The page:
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Case Note

by Sarah Henry and Lesley Bush
17 December 2018
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Darnley v Croydon Health Services NHS Trust [2018] UKSC 50

Authors: Briana Bakaric, Lawyer | Sarah Henry, Partner | Lesley Bush, Partner 

Judgement Date: 10 October 2018

Citation: of Darnley v Croydon Health Services NHS Trust [2018] UKSC 50

Jurisdiction: United Kingdom Supreme Court

The recent United Kingdom Supreme Court decision in the matter of Darnley v Croydon Health Services NHS Trust [2018] UKSC 50 deals with the duty of a hospital to take care not to provide misinformation to patients in an Emergency Department (ED) setting.

The case serves as a reminder that the duty of care owed by hospitals and medical facilities extends to both medical and non-medical staff, and includes a duty to take reasonable care not to provide misleading information.

A similar factual and medical scenario was considered by the Supreme Court of NSW, in the case: Wang v Central Sydney Area Health Service and 2 Ors [2000] NSWSC 515 (9 June 2000).

Principles

  • A hospital's duty to take reasonable care clearly extends to a duty to not provide misleading information which may cause foreseeable physical injury.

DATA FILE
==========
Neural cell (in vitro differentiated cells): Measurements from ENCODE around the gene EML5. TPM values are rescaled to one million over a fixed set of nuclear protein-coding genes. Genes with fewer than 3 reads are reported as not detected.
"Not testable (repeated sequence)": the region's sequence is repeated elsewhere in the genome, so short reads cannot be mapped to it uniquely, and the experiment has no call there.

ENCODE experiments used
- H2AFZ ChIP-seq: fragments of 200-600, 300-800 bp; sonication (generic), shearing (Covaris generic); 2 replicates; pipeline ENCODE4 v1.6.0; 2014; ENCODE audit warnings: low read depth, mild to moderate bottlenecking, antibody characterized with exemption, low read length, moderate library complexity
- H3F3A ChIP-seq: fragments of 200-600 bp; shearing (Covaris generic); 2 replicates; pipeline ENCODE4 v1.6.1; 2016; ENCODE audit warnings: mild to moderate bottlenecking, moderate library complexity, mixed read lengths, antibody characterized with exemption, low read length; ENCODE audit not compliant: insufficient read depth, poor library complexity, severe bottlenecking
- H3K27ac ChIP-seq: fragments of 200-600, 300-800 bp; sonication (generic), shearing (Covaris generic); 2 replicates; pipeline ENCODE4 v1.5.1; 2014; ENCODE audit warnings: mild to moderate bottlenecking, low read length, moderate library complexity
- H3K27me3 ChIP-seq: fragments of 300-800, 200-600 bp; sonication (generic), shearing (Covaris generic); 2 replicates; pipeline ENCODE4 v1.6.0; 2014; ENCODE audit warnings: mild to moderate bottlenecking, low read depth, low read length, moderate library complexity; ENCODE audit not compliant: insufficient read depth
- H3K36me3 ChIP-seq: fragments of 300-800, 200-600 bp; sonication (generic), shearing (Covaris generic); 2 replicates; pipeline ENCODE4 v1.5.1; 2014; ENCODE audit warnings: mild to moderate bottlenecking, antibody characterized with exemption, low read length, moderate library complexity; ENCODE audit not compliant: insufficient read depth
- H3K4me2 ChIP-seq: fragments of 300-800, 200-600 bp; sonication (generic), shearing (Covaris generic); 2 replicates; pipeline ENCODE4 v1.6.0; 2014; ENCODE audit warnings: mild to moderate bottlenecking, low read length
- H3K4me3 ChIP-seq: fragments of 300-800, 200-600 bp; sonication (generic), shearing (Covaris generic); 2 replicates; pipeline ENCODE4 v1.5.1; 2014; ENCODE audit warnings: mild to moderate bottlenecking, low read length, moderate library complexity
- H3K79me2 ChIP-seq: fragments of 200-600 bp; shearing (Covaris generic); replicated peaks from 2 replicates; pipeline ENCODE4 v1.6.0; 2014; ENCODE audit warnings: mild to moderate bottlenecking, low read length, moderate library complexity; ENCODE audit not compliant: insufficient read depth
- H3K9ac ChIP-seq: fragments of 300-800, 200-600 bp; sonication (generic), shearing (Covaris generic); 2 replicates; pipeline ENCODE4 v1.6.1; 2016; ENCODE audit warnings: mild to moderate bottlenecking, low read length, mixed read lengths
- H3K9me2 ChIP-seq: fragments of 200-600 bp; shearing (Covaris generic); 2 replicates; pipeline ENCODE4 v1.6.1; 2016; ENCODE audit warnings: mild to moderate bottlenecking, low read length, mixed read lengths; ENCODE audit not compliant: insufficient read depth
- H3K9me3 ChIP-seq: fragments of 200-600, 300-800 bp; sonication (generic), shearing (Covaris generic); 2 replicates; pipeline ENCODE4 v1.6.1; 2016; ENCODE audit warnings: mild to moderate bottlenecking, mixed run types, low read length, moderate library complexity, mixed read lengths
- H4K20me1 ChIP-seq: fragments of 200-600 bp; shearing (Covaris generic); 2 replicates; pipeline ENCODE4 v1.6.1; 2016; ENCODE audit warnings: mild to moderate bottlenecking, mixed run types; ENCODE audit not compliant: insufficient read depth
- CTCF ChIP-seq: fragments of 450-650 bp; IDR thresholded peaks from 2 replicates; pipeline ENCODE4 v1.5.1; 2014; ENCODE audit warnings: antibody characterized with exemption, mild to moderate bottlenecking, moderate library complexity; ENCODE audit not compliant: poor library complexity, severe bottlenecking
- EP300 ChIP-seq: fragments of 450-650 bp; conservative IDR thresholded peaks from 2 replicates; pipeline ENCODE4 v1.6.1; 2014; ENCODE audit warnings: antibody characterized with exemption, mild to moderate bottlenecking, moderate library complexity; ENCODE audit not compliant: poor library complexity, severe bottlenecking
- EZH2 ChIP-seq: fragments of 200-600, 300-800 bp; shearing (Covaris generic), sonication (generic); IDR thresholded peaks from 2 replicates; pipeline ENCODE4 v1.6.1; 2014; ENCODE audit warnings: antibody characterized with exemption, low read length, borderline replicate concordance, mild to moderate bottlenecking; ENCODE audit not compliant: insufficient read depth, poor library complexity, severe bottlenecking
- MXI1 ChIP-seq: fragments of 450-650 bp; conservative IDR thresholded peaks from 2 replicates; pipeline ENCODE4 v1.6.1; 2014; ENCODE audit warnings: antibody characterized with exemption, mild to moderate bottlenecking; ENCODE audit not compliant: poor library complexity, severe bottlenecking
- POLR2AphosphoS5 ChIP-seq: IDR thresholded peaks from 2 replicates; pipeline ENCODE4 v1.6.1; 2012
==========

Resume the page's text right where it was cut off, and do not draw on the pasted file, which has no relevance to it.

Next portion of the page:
• The duty of care owed by non-medical hospital staff (in particular, ED receptionists) is not distinguishable from the duty of care owed by medical staff. There is a distinction when considering whether there has been a breach of duty. 
  • The standard required is that of an “averagely competent and well-informed person performing the function of a receptionist”

Background and Case History

On 17 May 2010, the 26 year old appellant, Mr Darnley, was struck over the back of his head in an assault. Accompanied by a friend, Mr Darnley presented to the ED of the respondent's hospital (the Hospital). Mr Darnley told the ED receptionist he was feeling very unwell, had a sore head and felt like he was about to collapse. It was accepted that the ED receptionist told Mr Darnley he would have to wait up to 4 - 5 hours to be seen by a doctor. After 19 minutes, Mr Darnley left the ED to go home; he felt too unwell to wait.

At home, Mr Darnley’s condition deteriorated.  He was brought back to the Hospital by ambulance, arriving 2 hours and 12 minutes after his original presentation. A CT scan showed a large extradural haematoma.  Mr Darnley was transferred to another hospital for urgent neurosurgery, but was left with permanent brain damage.
In accordance with the Hospital's usual procedure for head injury patients, Mr Darnley should have been informed that he would be seen by a triage nurse within 30 minutes, or "as soon as possible”. 

Mr Darnley alleged that the hospital breached its duty of care by the receptionist providing him with misleading information regarding waiting times.

The Trial Judge made the following critical factual findings:

  • Mr Darnley's decision to leave the ED was in part based on the incomplete information provided by the receptionist, who did not inform him that he would be examined by a triage nurse as soon as possible, or within 30 minutes.